Awarded in eight scientific and technical fields—chemistry, computer science, economics, mathematics, evolutionary and computational molecular biology, neuroscience, ocean sciences, and physics—the Sloan Research Fellowships are awarded through cooperation with the scientific community. Candidates must be nominated by their fellow scientists, and winning fellows are selected by an independent panel of senior scholars on the basis of a candidate’s independent research accomplishments, creativity, and potential to become a leader in his or her field.

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Press Release 13-105
STEM Graduate Education Challenge Prompts Hundreds to Offer Ideas for Improvements

Challenge launched by National Science Foundation reveals desire to reshape graduate education according to today’s increasingly global and interdisciplinary practice of science, technology, engineering and mathematics (STEM)

STEM Graduate Education Challenge Prompts Hundreds to Offer Ideas for Improvements

Challenge launched by National Science Foundation reveals desire to reshape graduate education according to today’s increasingly global and interdisciplinary practice of science, technology, engineering and mathematics (STEM)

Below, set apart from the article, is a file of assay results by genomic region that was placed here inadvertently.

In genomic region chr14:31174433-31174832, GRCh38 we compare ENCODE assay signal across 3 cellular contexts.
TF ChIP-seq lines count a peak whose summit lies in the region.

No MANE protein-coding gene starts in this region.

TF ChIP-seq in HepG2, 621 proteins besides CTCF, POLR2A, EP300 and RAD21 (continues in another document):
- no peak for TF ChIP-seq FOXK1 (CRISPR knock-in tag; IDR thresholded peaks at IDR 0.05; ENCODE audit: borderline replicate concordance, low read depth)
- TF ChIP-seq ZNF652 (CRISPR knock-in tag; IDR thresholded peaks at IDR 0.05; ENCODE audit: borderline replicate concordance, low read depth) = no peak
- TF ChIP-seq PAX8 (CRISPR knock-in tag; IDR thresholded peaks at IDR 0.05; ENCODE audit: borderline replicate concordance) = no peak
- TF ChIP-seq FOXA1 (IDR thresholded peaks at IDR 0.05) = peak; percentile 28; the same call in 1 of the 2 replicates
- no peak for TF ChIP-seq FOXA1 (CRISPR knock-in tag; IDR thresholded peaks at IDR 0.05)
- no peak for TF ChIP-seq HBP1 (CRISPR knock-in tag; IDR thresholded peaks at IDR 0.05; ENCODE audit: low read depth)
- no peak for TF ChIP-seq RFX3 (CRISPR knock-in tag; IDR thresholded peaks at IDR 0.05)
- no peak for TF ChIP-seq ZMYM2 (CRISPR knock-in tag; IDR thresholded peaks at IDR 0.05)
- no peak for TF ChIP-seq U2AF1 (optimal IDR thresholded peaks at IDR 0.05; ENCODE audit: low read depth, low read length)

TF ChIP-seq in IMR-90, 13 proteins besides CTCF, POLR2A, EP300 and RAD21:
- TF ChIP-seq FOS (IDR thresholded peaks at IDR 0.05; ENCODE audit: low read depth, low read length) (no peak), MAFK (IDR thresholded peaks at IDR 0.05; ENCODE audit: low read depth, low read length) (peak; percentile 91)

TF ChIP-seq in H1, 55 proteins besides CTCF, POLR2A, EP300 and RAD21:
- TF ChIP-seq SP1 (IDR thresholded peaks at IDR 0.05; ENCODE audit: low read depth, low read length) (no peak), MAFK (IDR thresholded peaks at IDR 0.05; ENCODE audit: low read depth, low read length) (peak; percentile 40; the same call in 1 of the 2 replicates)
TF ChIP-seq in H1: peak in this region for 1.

June 13, 2013
Today the National Science Foundation (NSF) announced the winners of the Innovation in Graduate Education Challenge, launched in February 2013 at the annual meeting of the American Association for the Advancement of Science.

A National Online Platform for STEM Graduate Student Career Exploration and Professional Development
Liza Shoenfeld, Ph.D student in neuroscience at the University of Washington

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Current Trends and Future Directions of Synaptic Plasticity Research – July 18-20, 2013

We are pleased to announce the international Symposium “Current Trends and Future Directions of Synaptic Plasticity Research” to be held at the University of Washington from July 18th through July 20th, 2013.
Synaptic plasticity is the best cellular and molecular model of learning and memory and a highly dynamic field in modern neuroscience.

This meeting will bring together 47 experts from the US and Japan to discuss recent research aimed to understand the molecular mechanisms of synaptic plasticity and to identify hypothesis and new technical challenges for the next decade.
Lectures and poster session are open to UW community. If you would like to present a poster, please contact Dr. Andres Barria at barria@uw.edu.

For a full schedule and details of the meeting please visit the web page:
https://sites.google.com/a/uw.edu/synaptic-plasticity-symposium-2013/

This meeting is possible thanks to the US-Japan Brain Research Collaborative Program sponsored by NIH and the Japan Society for the Promotion of Science.